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2nd Vermont Infantry

Camp Griffin, Va.
Quartermaster 2d Vt. Reg.
Co. F. Dec. 1, 1861

Friend Howard, --- It is Sunday and is (as it should be) observed as a day of rest for men as well as officers, and I take a few leisure moments to inform you how we spend the Sabbath, also the way we Vermont boys spent Thanksgiving. Sunday morning as soon as breakfast is over, we clean our tents, sweep the streets, pack everything we have in our knapsacks, black our boots, brush our clothed, clean our gun, replenish our cartridge boxes, and at 8 a.m. form in line, when we are inspected by the Col. And staff. (the band playing), if any part of our equipments are missing or worn out we are supplied with new ones. The tents are also inspected to see if proper cleanliness is observed. This last about an hour, until 2 p.m. we can do what we please. Some wash and mend their clothes, where many read, write and sleep. At 2 the drum beats for Church, and all go that wish too. Generally there is a very respectful congregation unless the weather is stormy when services are postponed. The duties of the day close by an undress parade (that is roll call on company grounds), and a prayer meeting at the Chaplains tent in the evening. All go that wish too.

On Thanksgiving day we only had one drill, early in the morning, and the rest of the day was given to us to enjoy as we saw fit. (per order of Brig. Gen. Brooks). In most companies enough extra rations had been disposed of to buy potatoes, fresh pork, chickens, turkeys, and such other luxuries as could be got, and all had their fill. In the evening. old acquaintances got together, cooked their oysters, drank cider, and smoked a "mild Havana", while talking over their exploits while on picket, and rehearsing the good times they had lost this year at Thanksgiving. At nine p.m. they adjourned to their own quarters, and by listening one could hear the songs, "I am glad I am in this army," We are all going home," Red, White and Blue, &c.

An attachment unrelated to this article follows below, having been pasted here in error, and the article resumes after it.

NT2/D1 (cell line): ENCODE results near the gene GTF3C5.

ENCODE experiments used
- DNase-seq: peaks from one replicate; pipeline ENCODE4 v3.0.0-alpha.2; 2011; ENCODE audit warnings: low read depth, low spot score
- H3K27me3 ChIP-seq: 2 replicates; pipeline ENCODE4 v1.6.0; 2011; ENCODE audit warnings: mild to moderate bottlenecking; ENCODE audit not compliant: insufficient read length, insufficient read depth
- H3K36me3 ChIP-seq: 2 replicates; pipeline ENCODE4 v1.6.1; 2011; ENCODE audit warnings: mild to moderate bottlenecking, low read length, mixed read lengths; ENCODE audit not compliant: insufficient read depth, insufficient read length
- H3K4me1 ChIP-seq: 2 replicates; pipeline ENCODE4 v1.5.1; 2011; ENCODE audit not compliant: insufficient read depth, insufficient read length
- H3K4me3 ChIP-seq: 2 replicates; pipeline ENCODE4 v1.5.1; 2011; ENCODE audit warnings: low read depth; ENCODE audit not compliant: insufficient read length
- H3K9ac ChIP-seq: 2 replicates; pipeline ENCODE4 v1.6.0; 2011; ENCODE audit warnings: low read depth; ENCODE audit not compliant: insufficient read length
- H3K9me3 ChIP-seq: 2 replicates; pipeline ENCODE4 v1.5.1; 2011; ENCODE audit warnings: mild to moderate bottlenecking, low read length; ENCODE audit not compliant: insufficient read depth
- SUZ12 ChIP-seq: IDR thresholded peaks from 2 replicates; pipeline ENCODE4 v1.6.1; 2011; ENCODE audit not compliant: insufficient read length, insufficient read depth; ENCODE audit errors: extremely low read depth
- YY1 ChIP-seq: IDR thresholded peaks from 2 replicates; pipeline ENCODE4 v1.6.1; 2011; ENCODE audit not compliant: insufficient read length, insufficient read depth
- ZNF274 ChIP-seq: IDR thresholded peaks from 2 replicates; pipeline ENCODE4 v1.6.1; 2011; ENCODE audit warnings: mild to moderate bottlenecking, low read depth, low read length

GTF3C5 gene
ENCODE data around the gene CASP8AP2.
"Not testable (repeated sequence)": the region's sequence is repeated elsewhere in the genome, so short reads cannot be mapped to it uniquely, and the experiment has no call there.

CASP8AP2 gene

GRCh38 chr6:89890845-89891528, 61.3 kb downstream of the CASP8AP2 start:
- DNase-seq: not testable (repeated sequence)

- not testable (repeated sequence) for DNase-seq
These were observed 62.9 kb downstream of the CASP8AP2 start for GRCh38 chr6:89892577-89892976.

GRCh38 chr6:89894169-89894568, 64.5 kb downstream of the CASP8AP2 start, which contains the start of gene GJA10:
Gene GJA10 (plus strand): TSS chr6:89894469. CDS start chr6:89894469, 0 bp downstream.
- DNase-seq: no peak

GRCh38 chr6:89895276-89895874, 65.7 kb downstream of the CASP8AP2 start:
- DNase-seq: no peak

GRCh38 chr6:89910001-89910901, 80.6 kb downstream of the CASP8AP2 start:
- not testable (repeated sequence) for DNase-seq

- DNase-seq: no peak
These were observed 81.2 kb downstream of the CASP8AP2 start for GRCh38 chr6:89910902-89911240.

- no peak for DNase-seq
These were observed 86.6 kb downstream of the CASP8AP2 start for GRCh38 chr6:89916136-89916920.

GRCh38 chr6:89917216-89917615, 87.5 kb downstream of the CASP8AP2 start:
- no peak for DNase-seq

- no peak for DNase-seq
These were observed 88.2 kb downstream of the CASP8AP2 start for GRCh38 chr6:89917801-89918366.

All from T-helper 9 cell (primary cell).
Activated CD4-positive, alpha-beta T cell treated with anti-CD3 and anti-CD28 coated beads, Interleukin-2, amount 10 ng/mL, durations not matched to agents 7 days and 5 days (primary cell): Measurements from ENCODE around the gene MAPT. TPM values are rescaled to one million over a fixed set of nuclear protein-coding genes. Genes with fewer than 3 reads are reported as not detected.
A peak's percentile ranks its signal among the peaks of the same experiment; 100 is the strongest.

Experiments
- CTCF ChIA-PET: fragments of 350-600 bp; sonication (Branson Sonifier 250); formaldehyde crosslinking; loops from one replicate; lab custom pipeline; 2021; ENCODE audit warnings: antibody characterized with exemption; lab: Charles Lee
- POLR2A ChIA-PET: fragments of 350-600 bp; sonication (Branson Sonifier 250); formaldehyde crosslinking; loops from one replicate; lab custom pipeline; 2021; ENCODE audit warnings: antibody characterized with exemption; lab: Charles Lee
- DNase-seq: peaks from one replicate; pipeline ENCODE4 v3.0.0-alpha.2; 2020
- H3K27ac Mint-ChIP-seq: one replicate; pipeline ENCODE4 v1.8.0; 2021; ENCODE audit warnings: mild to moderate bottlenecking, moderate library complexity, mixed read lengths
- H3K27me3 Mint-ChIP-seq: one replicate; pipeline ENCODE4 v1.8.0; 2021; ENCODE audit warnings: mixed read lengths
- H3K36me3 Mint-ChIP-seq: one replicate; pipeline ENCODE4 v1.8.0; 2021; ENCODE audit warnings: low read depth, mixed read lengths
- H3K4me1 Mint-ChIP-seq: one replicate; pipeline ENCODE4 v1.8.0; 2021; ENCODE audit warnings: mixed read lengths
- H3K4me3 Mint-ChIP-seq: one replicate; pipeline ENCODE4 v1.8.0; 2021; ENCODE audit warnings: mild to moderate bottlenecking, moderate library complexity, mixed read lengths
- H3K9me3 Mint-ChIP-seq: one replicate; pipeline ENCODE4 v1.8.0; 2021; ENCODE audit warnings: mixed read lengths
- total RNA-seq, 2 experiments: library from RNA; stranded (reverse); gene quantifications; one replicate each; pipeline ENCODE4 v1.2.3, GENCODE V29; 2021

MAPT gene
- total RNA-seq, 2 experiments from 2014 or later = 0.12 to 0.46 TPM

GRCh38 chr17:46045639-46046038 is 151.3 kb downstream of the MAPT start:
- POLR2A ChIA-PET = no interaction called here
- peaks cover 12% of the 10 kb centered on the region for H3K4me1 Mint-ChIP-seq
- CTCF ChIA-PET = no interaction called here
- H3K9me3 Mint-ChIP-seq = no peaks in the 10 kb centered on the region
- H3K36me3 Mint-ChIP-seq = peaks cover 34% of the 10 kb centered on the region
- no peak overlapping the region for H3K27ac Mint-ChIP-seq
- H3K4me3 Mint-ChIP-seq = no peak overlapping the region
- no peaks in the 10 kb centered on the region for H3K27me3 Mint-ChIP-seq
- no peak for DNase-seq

All in all it was a day of joy and thanksgiving.

The weather is quite cold here now, and frequent rains, no snow as yet excepting one little flurry; The 2d Regiment is in exceedingly good health, and the Brigade are in better condition than when I wrote last.

No prospect of an advance with this quarter at present. Much anon.

Truly Yours,

George Doty

Lamoille Newsdealer, Dec. 20, 1861
Courtesy of Deanna French.